Lowrie's gun spoke first, and it was the only one that was fired, for Sinclair's horse was gun-shy indeed. At the explosion he pitched straight into the air with a squeal of mustang fright and came down bucking. The others forgot to look for the results of Lowrie's shot. They reined their horses away from the pitching broncho disgustedly. Sinclair was a fool to use up the last of his mustang's strength in this manner. But Hal Sinclair had forgotten the journey ahead. He was rioting in the new excitement cheering the broncho to new exertions. And it was in the midst of that flurry of action that the great blow fell. The horse stuck his right forefoot into a hole.
To the eyes of the others it seemed to happen slowly. The mustang was halted in the midst of a leap, tugged at a leg that seemed glued to the ground, and then buckled suddenly and collapsed on one side. They heard that awful, muffled sound of splintering bone and then the scream of the tortured horse.
But they gave no heed to that. Hal Sinclair in the fall had been pinned beneath his mount. The huge strength of Quade sufficed to budge the writhing mustang. Lowrie and Sandersen drew Sinclair's pinioned right leg clear and stretched him on the sand.
It was Lowrie who shot the horse.
"You've done a brown turn," said Sandersen fiercely to the prostrate figure of Sinclair. "Four men and three hosses. A fine partner you are, Sinclair!"
"Shut up," said Hal. "Do something for that foot of mine."
Lowrie cut the boot away dexterously and turned out the foot. It was painfully twisted to one side and lay limp on the sand.
"Do something!" said Sinclair, groaning.
The three looked at him, at the dead horse, at the white-hot desert, at the distant, blue mountains.
"What the devil can we do? You've spoiled all our chances, Sinclair."
"Ride on then and forget me! But tie up that foot before you go. I can't stand it!"
Silently, with ugly looks, they obeyed. Secretly every one of the three was saying to himself that this folly of Sinclair's had ruined all their chances of getting free from the sands alive. They looked across at the skull of the steer. It was still there, very close. It seemed to have grown larger, with a horrible significance. And each instinctively put a man's skull beside it, bleached and white, with shadow eyes. Quade did the actual bandaging of Sinclair's foot, drawing tight above the ankle, so that some of the circulation was shut off; but it eased the pain, and now Sinclair sat up.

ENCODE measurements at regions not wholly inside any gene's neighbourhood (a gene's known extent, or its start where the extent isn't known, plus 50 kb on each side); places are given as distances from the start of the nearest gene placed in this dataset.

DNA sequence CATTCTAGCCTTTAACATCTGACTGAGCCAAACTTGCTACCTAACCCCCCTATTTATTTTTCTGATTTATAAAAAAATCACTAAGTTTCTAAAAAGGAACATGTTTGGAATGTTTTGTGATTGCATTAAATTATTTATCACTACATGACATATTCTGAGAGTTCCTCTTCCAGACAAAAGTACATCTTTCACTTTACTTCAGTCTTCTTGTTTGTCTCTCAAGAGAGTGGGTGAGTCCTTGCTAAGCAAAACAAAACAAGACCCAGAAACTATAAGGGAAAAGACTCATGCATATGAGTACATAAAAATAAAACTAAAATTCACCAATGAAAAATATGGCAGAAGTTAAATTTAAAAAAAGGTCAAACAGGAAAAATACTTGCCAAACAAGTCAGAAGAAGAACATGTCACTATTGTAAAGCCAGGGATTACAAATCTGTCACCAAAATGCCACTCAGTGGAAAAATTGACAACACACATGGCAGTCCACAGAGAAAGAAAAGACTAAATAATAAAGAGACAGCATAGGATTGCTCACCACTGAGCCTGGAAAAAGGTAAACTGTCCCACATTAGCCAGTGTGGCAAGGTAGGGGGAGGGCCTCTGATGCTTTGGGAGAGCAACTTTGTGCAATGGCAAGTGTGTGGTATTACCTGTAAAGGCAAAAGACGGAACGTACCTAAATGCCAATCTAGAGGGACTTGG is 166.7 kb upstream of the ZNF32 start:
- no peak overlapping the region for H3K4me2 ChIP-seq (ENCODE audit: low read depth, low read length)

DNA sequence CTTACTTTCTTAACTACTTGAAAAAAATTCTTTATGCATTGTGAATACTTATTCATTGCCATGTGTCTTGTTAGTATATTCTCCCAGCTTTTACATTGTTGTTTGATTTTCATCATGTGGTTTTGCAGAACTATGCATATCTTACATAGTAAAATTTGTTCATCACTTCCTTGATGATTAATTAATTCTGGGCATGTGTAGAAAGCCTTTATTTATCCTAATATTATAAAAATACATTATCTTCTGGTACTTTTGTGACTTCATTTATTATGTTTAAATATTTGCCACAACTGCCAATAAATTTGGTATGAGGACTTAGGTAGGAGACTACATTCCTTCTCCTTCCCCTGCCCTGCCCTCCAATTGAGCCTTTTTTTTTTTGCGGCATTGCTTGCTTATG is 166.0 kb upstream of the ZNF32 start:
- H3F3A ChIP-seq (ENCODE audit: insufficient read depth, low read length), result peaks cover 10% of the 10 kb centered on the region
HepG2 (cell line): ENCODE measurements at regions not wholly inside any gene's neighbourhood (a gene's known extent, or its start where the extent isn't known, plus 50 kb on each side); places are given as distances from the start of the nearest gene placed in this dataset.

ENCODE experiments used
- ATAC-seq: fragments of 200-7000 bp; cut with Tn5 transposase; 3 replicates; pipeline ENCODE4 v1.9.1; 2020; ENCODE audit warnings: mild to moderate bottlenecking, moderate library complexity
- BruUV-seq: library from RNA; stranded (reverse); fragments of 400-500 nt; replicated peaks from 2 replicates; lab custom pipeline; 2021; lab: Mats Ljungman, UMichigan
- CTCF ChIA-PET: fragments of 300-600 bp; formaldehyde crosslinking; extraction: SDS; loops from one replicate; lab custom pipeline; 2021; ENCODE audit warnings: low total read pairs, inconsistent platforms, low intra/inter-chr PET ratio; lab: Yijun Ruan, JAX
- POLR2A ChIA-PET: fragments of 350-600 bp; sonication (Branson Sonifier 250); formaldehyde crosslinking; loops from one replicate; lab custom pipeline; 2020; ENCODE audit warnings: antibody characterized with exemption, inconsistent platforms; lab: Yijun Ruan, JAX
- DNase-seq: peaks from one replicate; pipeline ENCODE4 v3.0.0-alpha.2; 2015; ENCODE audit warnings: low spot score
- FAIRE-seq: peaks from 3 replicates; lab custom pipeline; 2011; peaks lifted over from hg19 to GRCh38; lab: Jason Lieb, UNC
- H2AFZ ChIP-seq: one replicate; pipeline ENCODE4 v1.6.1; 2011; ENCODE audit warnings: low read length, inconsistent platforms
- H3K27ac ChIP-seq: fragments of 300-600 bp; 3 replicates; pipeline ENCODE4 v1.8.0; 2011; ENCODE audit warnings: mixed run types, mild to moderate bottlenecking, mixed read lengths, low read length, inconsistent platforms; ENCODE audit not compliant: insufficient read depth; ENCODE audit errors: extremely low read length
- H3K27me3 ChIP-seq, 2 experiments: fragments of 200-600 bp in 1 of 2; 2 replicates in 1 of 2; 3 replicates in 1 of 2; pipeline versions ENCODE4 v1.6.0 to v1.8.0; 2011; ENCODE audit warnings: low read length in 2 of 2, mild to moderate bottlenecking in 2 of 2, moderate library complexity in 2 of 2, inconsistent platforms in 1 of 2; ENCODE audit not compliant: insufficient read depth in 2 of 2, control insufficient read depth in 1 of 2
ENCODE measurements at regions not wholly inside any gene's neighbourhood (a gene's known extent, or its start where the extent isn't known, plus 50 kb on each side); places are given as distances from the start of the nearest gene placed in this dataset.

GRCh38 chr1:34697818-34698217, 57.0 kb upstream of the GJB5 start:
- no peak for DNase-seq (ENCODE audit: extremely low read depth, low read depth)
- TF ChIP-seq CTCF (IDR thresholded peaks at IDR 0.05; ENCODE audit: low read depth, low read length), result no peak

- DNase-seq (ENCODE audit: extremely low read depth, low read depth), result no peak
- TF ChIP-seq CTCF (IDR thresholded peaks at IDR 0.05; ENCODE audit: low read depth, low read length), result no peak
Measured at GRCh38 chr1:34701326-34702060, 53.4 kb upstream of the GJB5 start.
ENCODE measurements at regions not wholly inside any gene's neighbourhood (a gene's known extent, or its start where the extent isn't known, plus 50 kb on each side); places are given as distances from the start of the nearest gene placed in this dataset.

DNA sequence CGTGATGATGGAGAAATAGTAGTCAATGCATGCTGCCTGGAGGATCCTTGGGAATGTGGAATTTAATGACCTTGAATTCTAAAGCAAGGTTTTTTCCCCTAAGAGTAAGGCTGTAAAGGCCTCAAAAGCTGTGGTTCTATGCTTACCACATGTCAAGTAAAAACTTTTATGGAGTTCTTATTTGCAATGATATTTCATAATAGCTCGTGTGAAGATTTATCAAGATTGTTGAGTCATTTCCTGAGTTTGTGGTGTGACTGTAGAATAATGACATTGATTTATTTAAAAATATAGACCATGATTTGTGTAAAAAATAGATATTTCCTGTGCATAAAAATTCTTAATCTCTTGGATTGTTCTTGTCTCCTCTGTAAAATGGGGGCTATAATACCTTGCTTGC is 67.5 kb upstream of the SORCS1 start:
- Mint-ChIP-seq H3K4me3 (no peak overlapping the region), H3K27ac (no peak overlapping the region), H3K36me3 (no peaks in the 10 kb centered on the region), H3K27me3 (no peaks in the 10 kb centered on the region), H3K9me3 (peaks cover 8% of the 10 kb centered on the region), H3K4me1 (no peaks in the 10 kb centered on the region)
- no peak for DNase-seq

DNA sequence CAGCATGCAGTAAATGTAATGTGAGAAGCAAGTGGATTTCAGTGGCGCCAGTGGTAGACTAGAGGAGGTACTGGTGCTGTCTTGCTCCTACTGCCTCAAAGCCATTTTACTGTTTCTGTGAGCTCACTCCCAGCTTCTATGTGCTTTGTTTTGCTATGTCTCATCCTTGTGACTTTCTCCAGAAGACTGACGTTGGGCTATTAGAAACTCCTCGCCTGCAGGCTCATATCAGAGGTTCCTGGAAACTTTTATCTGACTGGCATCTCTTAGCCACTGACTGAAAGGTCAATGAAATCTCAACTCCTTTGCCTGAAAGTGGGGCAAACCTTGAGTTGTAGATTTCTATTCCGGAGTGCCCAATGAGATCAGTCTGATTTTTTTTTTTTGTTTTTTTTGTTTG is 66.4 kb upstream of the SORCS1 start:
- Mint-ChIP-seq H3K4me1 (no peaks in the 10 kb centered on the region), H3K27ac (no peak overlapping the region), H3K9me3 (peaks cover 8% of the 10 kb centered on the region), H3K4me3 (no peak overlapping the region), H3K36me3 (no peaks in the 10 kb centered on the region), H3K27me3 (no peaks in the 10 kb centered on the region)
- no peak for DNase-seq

"I'm sorry," he said, "mighty sorry, boys!"
There was no answer. He saw by their lowered eyes that they were hating him. He felt it in the savage grip of their hands, as they lifted him and put him into Quade's saddle. Quade was the largest, and it was mutely accepted that he should be the first to walk, while Sinclair rode. It was accepted by all except Quade, that is to say. That big man strode beside his horse, lifting his eyes now and then to glare remorselessly at Sinclair.
It was bitter work walking through that sand. The heel crunched into it, throwing a strain heavily on the back of the thigh, and then the ball of the foot slipped back in the midst of a stride. Also the labor raised the temperature of the body incredibly. With no wind stirring it was suffocating.
And the day was barely beginning!
Barely two hours before the sun had been merely a red ball on the edge of the desert. Now it was low in the sky, but bitterly hot. And their mournful glances presaged the horror that was coming in the middle of the day.
Deadly silence fell on that group. They took their turns by the watch, half an hour at a time, walking and then changing horses, and, as each man took his turn on foot, he cast one long glance of hatred at Sinclair.
He was beginning to know them for the first time. They were chance acquaintances. The whole trip had been undertaken by him on the spur of the moment; and, as far as lay in his cheery, thoughtless nature, he had come to regret it. The work of the trail had taught him that he was mismated in this company, and the first stern test was stripping the masks from them. He saw three ugly natures, three small, cruel souls.